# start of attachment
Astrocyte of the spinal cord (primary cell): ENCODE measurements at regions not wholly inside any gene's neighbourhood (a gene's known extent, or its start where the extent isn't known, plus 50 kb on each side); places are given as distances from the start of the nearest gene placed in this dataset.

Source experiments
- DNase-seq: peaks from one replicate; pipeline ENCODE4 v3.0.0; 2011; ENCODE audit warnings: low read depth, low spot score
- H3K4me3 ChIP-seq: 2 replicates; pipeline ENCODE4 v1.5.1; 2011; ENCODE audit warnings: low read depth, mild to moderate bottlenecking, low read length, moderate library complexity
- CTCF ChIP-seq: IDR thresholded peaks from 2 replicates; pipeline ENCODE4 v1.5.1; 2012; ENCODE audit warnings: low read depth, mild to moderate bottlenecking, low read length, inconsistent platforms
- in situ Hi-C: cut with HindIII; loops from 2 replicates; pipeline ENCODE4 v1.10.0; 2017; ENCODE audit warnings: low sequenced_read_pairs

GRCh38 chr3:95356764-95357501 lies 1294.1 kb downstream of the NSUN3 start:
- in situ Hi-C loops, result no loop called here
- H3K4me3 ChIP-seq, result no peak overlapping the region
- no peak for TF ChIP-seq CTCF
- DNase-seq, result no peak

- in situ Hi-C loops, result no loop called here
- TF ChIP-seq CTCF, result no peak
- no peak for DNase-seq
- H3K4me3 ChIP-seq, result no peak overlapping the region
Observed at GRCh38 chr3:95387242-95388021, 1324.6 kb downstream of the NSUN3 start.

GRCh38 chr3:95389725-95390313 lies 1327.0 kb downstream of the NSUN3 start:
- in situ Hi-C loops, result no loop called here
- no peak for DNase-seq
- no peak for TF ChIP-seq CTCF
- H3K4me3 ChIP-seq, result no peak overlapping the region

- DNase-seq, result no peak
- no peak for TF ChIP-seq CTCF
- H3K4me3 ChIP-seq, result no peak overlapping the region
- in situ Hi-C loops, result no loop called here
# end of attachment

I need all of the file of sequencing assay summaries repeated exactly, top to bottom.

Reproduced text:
Astrocyte of the spinal cord (primary cell): ENCODE measurements at regions not wholly inside any gene's neighbourhood (a gene's known extent, or its start where the extent isn't known, plus 50 kb on each side); places are given as distances from the start of the nearest gene placed in this dataset.

Source experiments
- DNase-seq: peaks from one replicate; pipeline ENCODE4 v3.0.0; 2011; ENCODE audit warnings: low read depth, low spot score
- H3K4me3 ChIP-seq: 2 replicates; pipeline ENCODE4 v1.5.1; 2011; ENCODE audit warnings: low read depth, mild to moderate bottlenecking, low read length, moderate library complexity
- CTCF ChIP-seq: IDR thresholded peaks from 2 replicates; pipeline ENCODE4 v1.5.1; 2012; ENCODE audit warnings: low read depth, mild to moderate bottlenecking, low read length, inconsistent platforms
- in situ Hi-C: cut with HindIII; loops from 2 replicates; pipeline ENCODE4 v1.10.0; 2017; ENCODE audit warnings: low sequenced_read_pairs

GRCh38 chr3:95356764-95357501 lies 1294.1 kb downstream of the NSUN3 start:
- in situ Hi-C loops, result no loop called here
- H3K4me3 ChIP-seq, result no peak overlapping the region
- no peak for TF ChIP-seq CTCF
- DNase-seq, result no peak

- in situ Hi-C loops, result no loop called here
- TF ChIP-seq CTCF, result no peak
- no peak for DNase-seq
- H3K4me3 ChIP-seq, result no peak overlapping the region
Observed at GRCh38 chr3:95387242-95388021, 1324.6 kb downstream of the NSUN3 start.

GRCh38 chr3:95389725-95390313 lies 1327.0 kb downstream of the NSUN3 start:
- in situ Hi-C loops, result no loop called here
- no peak for DNase-seq
- no peak for TF ChIP-seq CTCF
- H3K4me3 ChIP-seq, result no peak overlapping the region

- DNase-seq, result no peak
- no peak for TF ChIP-seq CTCF
- H3K4me3 ChIP-seq, result no peak overlapping the region
- in situ Hi-C loops, result no loop called here